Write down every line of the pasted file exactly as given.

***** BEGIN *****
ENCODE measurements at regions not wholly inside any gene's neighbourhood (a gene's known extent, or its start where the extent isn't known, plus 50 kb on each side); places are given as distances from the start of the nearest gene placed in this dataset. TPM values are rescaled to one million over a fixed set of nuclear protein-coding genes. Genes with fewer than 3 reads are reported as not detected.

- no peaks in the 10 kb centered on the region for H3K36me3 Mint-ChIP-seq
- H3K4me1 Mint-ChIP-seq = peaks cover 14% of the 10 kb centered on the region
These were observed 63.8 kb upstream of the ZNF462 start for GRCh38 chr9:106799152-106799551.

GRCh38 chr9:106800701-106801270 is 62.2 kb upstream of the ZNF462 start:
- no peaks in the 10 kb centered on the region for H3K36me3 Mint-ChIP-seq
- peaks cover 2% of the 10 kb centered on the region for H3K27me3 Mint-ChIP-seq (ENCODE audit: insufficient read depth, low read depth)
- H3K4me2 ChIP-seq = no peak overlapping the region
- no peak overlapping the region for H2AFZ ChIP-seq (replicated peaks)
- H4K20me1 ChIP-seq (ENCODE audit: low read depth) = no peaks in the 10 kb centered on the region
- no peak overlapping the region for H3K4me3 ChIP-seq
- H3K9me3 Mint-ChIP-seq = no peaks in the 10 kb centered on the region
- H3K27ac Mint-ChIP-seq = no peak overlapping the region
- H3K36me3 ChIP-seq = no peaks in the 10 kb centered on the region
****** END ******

ENCODE measurements at regions not wholly inside any gene's neighbourhood (a gene's known extent, or its start where the extent isn't known, plus 50 kb on each side); places are given as distances from the start of the nearest gene placed in this dataset. TPM values are rescaled to one million over a fixed set of nuclear protein-coding genes. Genes with fewer than 3 reads are reported as not detected.

- no peaks in the 10 kb centered on the region for H3K36me3 Mint-ChIP-seq
- H3K4me1 Mint-ChIP-seq = peaks cover 14% of the 10 kb centered on the region
These were observed 63.8 kb upstream of the ZNF462 start for GRCh38 chr9:106799152-106799551.

GRCh38 chr9:106800701-106801270 is 62.2 kb upstream of the ZNF462 start:
- no peaks in the 10 kb centered on the region for H3K36me3 Mint-ChIP-seq
- peaks cover 2% of the 10 kb centered on the region for H3K27me3 Mint-ChIP-seq (ENCODE audit: insufficient read depth, low read depth)
- H3K4me2 ChIP-seq = no peak overlapping the region
- no peak overlapping the region for H2AFZ ChIP-seq (replicated peaks)
- H4K20me1 ChIP-seq (ENCODE audit: low read depth) = no peaks in the 10 kb centered on the region
- no peak overlapping the region for H3K4me3 ChIP-seq
- H3K9me3 Mint-ChIP-seq = no peaks in the 10 kb centered on the region
- H3K27ac Mint-ChIP-seq = no peak overlapping the region
- H3K36me3 ChIP-seq = no peaks in the 10 kb centered on the region